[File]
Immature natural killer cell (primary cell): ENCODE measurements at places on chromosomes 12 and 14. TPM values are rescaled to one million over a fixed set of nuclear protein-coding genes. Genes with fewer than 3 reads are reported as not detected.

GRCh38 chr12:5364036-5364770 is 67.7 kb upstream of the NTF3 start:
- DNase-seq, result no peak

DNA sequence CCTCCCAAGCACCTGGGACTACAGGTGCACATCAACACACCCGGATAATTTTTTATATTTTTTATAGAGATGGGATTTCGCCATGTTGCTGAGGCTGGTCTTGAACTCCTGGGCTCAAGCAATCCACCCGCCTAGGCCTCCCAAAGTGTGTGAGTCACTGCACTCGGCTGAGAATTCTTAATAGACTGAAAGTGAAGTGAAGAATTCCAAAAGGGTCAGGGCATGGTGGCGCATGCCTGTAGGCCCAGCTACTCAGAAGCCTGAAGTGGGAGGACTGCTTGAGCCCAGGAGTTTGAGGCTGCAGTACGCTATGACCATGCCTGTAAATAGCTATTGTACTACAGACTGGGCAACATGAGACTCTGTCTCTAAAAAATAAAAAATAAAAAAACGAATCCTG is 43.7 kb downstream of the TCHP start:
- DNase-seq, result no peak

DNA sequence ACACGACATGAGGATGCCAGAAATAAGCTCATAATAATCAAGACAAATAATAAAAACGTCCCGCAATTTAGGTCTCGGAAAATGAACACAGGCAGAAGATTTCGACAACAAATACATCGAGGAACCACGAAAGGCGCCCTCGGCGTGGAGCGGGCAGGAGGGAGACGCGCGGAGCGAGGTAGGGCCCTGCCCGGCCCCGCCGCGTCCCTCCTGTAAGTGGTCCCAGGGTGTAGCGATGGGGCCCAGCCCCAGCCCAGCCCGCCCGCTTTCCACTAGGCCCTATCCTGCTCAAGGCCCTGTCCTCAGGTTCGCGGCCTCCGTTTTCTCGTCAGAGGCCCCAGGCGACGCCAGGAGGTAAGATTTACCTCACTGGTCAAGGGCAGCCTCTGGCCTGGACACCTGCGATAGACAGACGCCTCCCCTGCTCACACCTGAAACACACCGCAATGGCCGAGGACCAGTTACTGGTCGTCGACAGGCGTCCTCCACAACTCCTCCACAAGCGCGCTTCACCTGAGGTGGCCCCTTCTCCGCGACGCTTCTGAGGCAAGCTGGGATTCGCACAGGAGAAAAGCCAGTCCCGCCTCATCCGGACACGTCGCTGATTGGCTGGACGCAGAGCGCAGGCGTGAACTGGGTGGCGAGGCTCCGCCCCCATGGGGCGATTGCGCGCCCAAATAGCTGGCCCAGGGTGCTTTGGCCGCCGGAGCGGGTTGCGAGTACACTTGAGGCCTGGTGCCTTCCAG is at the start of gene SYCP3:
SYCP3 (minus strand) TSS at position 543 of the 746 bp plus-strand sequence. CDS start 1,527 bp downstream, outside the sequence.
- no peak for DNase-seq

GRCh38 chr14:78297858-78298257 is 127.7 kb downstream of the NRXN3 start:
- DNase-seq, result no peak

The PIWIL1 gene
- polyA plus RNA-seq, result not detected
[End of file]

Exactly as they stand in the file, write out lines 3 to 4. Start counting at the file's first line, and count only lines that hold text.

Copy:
- DNase-seq, result no peak

DNA sequence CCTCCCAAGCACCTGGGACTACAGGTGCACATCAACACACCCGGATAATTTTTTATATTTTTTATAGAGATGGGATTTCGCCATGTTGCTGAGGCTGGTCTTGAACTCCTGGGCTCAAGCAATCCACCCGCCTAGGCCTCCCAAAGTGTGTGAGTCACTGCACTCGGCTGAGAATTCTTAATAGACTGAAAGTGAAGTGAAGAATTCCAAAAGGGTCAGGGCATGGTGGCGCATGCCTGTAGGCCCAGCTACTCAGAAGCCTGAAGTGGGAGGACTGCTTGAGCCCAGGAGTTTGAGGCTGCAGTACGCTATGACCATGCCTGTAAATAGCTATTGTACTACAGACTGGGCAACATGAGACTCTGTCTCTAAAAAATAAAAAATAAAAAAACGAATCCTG is 43.7 kb downstream of the TCHP start: